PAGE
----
As austerity continues to bite, Preston has come up with a radical budget solution – investing more than £1m in a community bank and local co-operatives.
Preston Council’s next budget proposes setting aside £1m to invest into a community bank and putting £100k towards co-operative projects.
Working with councils across the North West, Preston believes that it can set up a community bank to lend money to local people and create jobs within the county.
As part of the project, there are plans to open dozens of branches on high streets across the region – with a small number in Preston, possible in branches of shutdown traditional banks.
Council leader Matthew Brown said: “We want there to be a physical presence, whether that is reopening in branches that have closed down, or in new locations.
“Some will be manned and others will be automated.
“It will help a lot of local businesses, who often have to travel a long way to pay money in at the end of the day.”
The council is also keen to invest in local co-operatives – such as the Larder project which is setting up a café in the city centre.
Coun Martyn Rawlinson, cabinet member for resources and performance, said: “This budget is about using the resources available to Preston Council for the maximum achievable benefit for the people of Preston.
“As everyone knows, since 2011 the government have absolved themselves of responsibility for local services by phasing out the funding of local services from central taxation.
“Preston Council’s grant from government has fallen from £18m a year to zero. Alongside this, the government has increased local government responsibilities for supporting the homeless, the sick, the disabled and the unemployed through welfare reform, scrapping council tax benefit and crisis loans and passing responsibilities on to councils, without providing adequate funding to take on these responsibilities.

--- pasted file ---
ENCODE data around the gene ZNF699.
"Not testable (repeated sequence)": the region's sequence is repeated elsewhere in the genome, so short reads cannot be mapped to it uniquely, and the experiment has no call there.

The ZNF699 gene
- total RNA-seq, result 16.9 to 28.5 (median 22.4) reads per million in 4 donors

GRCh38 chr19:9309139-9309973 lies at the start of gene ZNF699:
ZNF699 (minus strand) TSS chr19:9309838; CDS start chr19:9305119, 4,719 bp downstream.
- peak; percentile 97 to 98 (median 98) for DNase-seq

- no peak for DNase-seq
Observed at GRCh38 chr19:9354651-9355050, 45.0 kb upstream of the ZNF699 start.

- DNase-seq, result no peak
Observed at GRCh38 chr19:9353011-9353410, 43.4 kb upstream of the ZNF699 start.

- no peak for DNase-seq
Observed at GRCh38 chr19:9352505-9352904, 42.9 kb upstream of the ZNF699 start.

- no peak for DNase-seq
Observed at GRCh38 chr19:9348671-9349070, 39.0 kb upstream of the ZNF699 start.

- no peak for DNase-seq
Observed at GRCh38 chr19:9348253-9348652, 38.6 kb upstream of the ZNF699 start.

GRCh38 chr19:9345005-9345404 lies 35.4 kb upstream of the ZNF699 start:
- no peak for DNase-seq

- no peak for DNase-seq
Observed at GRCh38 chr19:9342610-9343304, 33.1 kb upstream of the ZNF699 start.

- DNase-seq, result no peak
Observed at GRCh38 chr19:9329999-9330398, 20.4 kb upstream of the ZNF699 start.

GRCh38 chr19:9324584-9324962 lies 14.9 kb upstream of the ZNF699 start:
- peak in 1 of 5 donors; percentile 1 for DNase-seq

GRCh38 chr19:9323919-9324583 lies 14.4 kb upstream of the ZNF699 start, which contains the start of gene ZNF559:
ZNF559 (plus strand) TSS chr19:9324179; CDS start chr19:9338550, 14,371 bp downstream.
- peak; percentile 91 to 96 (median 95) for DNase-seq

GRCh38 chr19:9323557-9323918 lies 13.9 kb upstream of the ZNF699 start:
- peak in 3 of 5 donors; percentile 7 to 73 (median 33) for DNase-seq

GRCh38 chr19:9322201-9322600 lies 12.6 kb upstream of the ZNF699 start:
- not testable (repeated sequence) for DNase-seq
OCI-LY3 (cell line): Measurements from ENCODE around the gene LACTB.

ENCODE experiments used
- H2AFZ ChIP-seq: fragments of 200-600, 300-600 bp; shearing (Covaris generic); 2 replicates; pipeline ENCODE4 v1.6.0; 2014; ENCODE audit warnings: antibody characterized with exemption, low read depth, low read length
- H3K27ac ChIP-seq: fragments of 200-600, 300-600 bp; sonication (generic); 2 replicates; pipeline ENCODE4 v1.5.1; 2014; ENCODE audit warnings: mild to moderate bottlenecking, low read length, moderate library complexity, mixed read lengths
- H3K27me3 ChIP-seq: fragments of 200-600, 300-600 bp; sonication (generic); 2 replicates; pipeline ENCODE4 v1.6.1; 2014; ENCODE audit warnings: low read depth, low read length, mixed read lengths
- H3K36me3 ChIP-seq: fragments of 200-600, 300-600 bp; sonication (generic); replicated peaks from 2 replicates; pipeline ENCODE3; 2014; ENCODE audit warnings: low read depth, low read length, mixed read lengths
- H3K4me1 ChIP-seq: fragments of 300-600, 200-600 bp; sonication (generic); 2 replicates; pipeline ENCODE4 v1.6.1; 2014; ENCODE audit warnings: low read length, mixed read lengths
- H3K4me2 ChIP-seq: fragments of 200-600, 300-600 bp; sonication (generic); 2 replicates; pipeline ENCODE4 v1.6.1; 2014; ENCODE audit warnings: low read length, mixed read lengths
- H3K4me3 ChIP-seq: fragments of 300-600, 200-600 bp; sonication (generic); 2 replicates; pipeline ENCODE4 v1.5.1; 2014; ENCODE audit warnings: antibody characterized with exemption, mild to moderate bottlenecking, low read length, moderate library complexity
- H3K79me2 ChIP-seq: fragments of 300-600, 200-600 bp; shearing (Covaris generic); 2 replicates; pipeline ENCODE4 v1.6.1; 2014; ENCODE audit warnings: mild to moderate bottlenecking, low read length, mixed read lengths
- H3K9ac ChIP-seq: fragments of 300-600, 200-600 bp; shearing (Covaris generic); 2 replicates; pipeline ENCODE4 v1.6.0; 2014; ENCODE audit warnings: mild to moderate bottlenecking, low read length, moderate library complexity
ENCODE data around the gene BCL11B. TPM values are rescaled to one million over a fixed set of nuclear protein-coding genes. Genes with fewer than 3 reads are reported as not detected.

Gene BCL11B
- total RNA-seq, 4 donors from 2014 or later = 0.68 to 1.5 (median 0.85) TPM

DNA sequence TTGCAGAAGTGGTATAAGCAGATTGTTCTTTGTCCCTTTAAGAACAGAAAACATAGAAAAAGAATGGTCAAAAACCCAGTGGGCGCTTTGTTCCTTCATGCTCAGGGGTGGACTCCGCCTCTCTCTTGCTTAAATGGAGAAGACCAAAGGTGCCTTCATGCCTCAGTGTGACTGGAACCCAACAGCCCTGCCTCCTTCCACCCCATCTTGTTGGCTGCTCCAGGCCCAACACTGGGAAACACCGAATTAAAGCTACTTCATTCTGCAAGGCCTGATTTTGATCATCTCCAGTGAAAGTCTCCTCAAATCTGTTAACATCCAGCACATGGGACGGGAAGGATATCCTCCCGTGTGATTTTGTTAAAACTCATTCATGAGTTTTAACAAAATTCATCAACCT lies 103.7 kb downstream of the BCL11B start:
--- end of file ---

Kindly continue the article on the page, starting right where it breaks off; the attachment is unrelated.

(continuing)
“We are proposing to develop the Preston Model policies of the creation of a regional bank with co-operative principles and the creation of more worker co-op businesses in Preston. These policies, alongside the Living Wage Policy will trap more wealth in Preston and give workers more power over their own families futures.”
The council has been running its ‘Preston Model’ for a number of years – the basic idea being to keep wealth within the local community by awarding contracts to local firms.
The community bank would take this model a step further and extend saving and borrowing opportunities to local people.
Coun Brown said: “We would need three million people to join. It would be for people in Lancashire, Merseyside and Cumbria.
“Wirral Council is interested, as is Liverpool and we’ve had discussions with councils in Lancashire.
“We need £20m from all the regions but we are very confident that we will reach that figure.
“With that we can launch a co operative and then pursue a full banking licence. After seven years it will lend half a billion pounds and create lots of jobs.
“It would be fully licensed and it would lend both to individuals but also, crucially, to local businesses because they have a lot of difficulty accessing big banks as interest rates are high.
“The vast majority of people put their money with larger banks which caused the financial crash.
“A North West community bank would basically circulate the money around the community.
“The reality is if you look at how the larger banks invest they don’t invest into the community.
“The whole idea is that its making us more resilient and self-sufficient.”
For the same reasons - making Preston more resilient and self-sufficient - the city council wants to give momentum to co operatives which boost the local economy.
The Larder, a café which will open on Wednesday, February 20 where Ham and Jam once was in Cannon Street, is one such co operative.
Kay Johnson has built up The Larder over the course of the last five years in her spare time. She has had no funding but a great deal of support from former council leader, the late Peter Rankin.
A year ago she was able to secure lottery funding to pay for her time and employ staff on the real living wage.
“I wanted to find a way to carry on the work that we had been doing in the community,” said Kay.